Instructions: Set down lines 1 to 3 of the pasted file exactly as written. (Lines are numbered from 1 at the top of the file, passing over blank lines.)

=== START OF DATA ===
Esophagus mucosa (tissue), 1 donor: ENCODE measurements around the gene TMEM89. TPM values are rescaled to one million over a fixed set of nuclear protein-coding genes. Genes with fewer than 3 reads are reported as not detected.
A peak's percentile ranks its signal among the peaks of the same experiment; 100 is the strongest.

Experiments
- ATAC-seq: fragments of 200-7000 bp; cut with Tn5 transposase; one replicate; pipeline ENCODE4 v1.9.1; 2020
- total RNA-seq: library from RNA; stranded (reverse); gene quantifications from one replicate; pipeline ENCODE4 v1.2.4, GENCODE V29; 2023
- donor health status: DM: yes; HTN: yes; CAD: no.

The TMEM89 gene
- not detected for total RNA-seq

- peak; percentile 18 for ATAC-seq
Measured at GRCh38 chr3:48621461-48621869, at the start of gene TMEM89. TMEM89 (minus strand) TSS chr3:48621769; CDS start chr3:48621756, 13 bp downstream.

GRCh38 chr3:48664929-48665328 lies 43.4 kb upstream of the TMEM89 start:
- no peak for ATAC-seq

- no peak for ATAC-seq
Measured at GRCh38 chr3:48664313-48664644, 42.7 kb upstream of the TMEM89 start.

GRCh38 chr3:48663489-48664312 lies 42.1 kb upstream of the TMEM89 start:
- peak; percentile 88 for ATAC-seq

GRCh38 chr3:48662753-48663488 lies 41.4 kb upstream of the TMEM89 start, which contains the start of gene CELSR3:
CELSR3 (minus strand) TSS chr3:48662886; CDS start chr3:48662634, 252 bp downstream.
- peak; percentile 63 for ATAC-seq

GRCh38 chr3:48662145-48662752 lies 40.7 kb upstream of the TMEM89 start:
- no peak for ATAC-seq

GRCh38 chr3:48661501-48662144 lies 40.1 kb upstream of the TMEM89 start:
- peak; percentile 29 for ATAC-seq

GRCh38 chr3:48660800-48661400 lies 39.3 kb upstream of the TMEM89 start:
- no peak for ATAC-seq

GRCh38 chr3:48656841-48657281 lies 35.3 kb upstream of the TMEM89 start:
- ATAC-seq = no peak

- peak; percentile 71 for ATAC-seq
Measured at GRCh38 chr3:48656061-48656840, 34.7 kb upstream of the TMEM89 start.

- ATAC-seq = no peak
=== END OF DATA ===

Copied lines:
Esophagus mucosa (tissue), 1 donor: ENCODE measurements around the gene TMEM89. TPM values are rescaled to one million over a fixed set of nuclear protein-coding genes. Genes with fewer than 3 reads are reported as not detected.
A peak's percentile ranks its signal among the peaks of the same experiment; 100 is the strongest.

Experiments